‘Aga aga, what are you doing? Have you gone mad or what?’ he said irritably.


‘Yes,’ I said. ‘Add as much cold water as you need.’


‘Okay, okay I will. But tell me, what  happened this morning? If you didn’t want to heat the water, vahini offered to do it, didn’t she?’


‘You don’t want my water? Very well, I’ll throw it away,’ I said sharply.




‘You won’t understand. These things are not written about in your books.’ I stalked off into the house.


Dumb fools these men!


Senior Jaubai was sipping her tea slowly in the living room. Her son Krishna appeared from nowhere. ‘What’s this Aai?’ he screeched. ‘You are drinking tea by yourself? And when we ask for it you yell at us. Give me some.’


Senior Jaubai said feebly, ‘Arre Krishna, your Kaku made it for me because I wasn’t feeling well. Go, go out and carry on with your studies.’


Stamping his feet, Krishna said petulantly, ‘You … you never give us anything. Baba used to make me sit on his lap, give me things to eat, take me for outings, but you only tell me to study. Or make me do your work. Now watch. I’ll go inside and eat a laddu from the dabba.’


Again the tears began to flow. The saucer of tea which had reached her mouth went back on the floor. No matter how much I coaxed her, she couldn’t bring herself to finish the tea.


Krishna started rummaging around in the kitchen and Sasubai started yelling. Despite her breathlessness, senior Jaubai rushed into the kitchen and with the churning stick, which came to hand, began to beat Krishna mercilessly.


I quickly barged in, dragged him away from her and took him outside.


Between sobs he muttered, ‘Aai is very bad.’


‘No, re baba, we’re the bad ones,’ I said and gave him two pieces of sweet vadis. He smiled through his tears.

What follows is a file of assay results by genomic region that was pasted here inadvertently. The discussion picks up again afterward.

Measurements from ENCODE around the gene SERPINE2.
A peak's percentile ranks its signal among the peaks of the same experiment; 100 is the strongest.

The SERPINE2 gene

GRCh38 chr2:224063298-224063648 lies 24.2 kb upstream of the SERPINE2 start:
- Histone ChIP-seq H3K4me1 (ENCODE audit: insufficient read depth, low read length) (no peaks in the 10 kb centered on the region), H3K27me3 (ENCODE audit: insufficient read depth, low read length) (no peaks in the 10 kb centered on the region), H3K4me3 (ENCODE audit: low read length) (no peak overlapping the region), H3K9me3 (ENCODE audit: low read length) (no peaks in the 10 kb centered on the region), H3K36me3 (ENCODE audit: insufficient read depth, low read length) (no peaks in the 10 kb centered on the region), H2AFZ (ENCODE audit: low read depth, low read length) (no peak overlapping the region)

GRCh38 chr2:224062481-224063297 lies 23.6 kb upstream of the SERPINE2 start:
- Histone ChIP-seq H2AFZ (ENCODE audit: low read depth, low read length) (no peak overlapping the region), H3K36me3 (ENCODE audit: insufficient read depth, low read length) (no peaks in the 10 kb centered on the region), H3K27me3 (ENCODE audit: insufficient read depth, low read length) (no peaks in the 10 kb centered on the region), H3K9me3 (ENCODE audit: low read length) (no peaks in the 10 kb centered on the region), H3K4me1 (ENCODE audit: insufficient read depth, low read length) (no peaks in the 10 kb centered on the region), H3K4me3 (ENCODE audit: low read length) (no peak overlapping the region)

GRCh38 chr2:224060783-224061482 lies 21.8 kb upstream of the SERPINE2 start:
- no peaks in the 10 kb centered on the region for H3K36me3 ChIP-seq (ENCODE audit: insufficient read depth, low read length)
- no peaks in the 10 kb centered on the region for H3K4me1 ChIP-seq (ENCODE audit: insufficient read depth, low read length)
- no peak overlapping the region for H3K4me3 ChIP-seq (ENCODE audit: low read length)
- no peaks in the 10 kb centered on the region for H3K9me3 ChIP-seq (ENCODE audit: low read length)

Seeing his smile, I felt a knot forming in my stomach.


I turned away and got back to my work in the kitchen. ‘Aga, has Raghu woken up?’ the puja room enquired.


Raghu is our younger brother-in-law. He is like a piece of firewood. Wears thick-framed spectacles, fails exams and then sits around moping, his face longer than ever. How he can sit there, doing absolutely nothing, who knows!


Sasubai repeated the question.


‘It’s not yet eight,’ I replied. ‘Still time for him to wake up.’


‘Aga, his exams are approaching, na? He will wake up early to study. He was saying he had a fever yesterday.’


Much fuss is made about Raghu bhauji’s fever every day. There is nothing wrong with him, the doctor said. ‘Time to get him married, now.’ was his advice.


But Sasubai says no marriage until his education is completed. She wants him to study a lot, get a good job and earn much more than our lordship. Who knows why people are so resentful of him!


‘Enough of fuss,’ I said under my breath.


‘What did you say?’ came instantly from the puja room.


‘Nothing.’ I went in to wake bhauji. He was lying in bed, talking to himself.


I stood in the door and said, ‘Bhauji, Sasubai sent me to wake you up.’


Bhauji looked crestfallen. ‘Vahini, please come here and see if I have a fever,’ he pleaded.


‘I can’t tell,’ I replied. ‘I’ll send Krishna with a thermometer.’


‘But … but…’


‘Come down quickly, or else the tea will get cold,’ I said and turned away.


‘Then bring the tea upstairs,’ he said.